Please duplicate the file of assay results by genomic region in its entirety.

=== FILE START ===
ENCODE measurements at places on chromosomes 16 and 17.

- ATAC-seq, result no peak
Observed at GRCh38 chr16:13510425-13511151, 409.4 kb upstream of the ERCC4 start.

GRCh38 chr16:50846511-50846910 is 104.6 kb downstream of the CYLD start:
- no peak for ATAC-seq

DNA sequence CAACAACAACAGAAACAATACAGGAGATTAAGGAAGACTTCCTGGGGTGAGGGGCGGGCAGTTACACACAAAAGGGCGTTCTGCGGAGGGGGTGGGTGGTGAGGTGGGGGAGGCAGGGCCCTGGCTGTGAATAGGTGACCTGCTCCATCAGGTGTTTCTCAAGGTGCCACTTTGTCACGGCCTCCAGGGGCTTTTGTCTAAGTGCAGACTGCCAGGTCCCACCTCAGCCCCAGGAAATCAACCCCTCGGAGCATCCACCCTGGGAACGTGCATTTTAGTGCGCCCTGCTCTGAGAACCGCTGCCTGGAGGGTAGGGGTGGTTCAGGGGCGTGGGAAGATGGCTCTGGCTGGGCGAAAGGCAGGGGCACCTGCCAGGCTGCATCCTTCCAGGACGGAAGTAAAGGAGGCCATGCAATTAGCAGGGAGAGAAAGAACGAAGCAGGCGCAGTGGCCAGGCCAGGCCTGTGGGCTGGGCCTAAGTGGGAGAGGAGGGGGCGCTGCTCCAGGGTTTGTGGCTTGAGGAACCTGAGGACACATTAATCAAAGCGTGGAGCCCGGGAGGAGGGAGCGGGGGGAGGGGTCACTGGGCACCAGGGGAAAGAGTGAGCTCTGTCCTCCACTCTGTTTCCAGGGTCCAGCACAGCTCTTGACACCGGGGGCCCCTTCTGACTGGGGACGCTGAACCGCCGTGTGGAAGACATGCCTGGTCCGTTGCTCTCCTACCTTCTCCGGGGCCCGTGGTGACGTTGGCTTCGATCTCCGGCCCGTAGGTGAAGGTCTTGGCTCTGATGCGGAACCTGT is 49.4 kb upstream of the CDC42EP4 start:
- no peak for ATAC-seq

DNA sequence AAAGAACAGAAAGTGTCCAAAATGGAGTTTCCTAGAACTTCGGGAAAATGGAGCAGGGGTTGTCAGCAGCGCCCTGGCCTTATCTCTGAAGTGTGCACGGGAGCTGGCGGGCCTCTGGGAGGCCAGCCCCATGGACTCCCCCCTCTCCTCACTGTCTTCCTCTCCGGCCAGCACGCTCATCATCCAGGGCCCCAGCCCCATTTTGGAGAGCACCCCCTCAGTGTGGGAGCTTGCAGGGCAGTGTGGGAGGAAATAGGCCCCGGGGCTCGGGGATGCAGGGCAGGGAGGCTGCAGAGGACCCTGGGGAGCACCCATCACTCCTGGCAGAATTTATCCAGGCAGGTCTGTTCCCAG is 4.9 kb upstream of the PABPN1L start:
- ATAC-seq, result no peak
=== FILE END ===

ENCODE measurements at places on chromosomes 16 and 17.

- ATAC-seq, result no peak
Observed at GRCh38 chr16:13510425-13511151, 409.4 kb upstream of the ERCC4 start.

GRCh38 chr16:50846511-50846910 is 104.6 kb downstream of the CYLD start:
- no peak for ATAC-seq

DNA sequence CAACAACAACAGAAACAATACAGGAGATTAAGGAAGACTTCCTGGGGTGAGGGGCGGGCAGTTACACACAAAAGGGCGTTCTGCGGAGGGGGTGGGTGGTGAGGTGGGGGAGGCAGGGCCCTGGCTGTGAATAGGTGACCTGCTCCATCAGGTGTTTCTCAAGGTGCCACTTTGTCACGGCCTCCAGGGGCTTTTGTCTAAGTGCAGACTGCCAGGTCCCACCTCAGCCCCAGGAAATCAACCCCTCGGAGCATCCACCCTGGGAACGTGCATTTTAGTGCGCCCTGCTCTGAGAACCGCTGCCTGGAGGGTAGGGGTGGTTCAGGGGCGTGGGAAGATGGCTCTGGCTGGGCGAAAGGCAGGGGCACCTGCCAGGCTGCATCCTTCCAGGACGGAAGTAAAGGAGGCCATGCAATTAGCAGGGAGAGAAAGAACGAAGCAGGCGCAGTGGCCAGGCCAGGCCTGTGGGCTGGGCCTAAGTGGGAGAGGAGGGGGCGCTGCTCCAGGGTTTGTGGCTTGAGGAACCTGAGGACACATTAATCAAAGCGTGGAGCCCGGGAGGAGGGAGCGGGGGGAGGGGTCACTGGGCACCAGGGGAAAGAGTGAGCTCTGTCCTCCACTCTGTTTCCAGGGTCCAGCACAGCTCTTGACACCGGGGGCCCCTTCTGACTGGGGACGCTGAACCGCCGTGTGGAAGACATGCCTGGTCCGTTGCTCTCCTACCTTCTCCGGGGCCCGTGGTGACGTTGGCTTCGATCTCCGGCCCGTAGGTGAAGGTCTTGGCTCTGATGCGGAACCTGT is 49.4 kb upstream of the CDC42EP4 start:
- no peak for ATAC-seq

DNA sequence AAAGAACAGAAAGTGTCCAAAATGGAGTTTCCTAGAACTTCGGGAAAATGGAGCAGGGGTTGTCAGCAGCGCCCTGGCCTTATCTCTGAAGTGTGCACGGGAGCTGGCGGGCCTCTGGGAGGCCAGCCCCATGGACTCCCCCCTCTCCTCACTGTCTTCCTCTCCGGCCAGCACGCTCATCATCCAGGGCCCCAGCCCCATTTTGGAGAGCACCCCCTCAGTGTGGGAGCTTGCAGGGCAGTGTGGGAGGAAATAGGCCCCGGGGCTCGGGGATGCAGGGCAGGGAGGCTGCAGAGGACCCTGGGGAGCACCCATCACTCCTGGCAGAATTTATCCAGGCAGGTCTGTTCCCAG is 4.9 kb upstream of the PABPN1L start:
- ATAC-seq, result no peak